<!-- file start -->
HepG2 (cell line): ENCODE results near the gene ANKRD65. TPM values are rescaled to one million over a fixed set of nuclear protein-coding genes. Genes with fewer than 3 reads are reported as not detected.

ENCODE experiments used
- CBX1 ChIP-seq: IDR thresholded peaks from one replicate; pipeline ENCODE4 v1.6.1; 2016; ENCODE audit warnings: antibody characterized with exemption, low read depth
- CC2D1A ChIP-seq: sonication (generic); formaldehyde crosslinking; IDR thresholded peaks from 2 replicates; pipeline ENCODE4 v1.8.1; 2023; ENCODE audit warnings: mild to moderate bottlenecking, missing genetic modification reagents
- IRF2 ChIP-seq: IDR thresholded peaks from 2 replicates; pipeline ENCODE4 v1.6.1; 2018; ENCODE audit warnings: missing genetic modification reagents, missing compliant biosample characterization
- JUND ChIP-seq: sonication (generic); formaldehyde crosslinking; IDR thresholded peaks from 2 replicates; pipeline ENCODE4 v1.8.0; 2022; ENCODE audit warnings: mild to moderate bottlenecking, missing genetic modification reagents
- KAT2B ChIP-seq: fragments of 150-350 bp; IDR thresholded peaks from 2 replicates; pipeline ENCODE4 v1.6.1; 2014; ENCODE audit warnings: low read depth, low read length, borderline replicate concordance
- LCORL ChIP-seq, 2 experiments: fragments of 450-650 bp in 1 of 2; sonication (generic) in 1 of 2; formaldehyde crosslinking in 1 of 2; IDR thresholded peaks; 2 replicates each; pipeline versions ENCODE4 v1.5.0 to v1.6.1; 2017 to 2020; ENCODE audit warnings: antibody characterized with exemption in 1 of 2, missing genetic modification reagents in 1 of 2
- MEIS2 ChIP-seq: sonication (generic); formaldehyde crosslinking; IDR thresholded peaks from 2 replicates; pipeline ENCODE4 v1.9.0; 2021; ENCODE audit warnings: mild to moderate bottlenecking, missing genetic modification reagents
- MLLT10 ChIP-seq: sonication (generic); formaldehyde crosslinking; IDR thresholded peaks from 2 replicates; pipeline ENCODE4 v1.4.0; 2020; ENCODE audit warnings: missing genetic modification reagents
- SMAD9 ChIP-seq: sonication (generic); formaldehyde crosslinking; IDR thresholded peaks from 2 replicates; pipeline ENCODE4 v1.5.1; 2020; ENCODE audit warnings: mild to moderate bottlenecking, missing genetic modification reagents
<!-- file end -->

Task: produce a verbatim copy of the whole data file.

HepG2 (cell line): ENCODE results near the gene ANKRD65. TPM values are rescaled to one million over a fixed set of nuclear protein-coding genes. Genes with fewer than 3 reads are reported as not detected.

ENCODE experiments used
- CBX1 ChIP-seq: IDR thresholded peaks from one replicate; pipeline ENCODE4 v1.6.1; 2016; ENCODE audit warnings: antibody characterized with exemption, low read depth
- CC2D1A ChIP-seq: sonication (generic); formaldehyde crosslinking; IDR thresholded peaks from 2 replicates; pipeline ENCODE4 v1.8.1; 2023; ENCODE audit warnings: mild to moderate bottlenecking, missing genetic modification reagents
- IRF2 ChIP-seq: IDR thresholded peaks from 2 replicates; pipeline ENCODE4 v1.6.1; 2018; ENCODE audit warnings: missing genetic modification reagents, missing compliant biosample characterization
- JUND ChIP-seq: sonication (generic); formaldehyde crosslinking; IDR thresholded peaks from 2 replicates; pipeline ENCODE4 v1.8.0; 2022; ENCODE audit warnings: mild to moderate bottlenecking, missing genetic modification reagents
- KAT2B ChIP-seq: fragments of 150-350 bp; IDR thresholded peaks from 2 replicates; pipeline ENCODE4 v1.6.1; 2014; ENCODE audit warnings: low read depth, low read length, borderline replicate concordance
- LCORL ChIP-seq, 2 experiments: fragments of 450-650 bp in 1 of 2; sonication (generic) in 1 of 2; formaldehyde crosslinking in 1 of 2; IDR thresholded peaks; 2 replicates each; pipeline versions ENCODE4 v1.5.0 to v1.6.1; 2017 to 2020; ENCODE audit warnings: antibody characterized with exemption in 1 of 2, missing genetic modification reagents in 1 of 2
- MEIS2 ChIP-seq: sonication (generic); formaldehyde crosslinking; IDR thresholded peaks from 2 replicates; pipeline ENCODE4 v1.9.0; 2021; ENCODE audit warnings: mild to moderate bottlenecking, missing genetic modification reagents
- MLLT10 ChIP-seq: sonication (generic); formaldehyde crosslinking; IDR thresholded peaks from 2 replicates; pipeline ENCODE4 v1.4.0; 2020; ENCODE audit warnings: missing genetic modification reagents
- SMAD9 ChIP-seq: sonication (generic); formaldehyde crosslinking; IDR thresholded peaks from 2 replicates; pipeline ENCODE4 v1.5.1; 2020; ENCODE audit warnings: mild to moderate bottlenecking, missing genetic modification reagents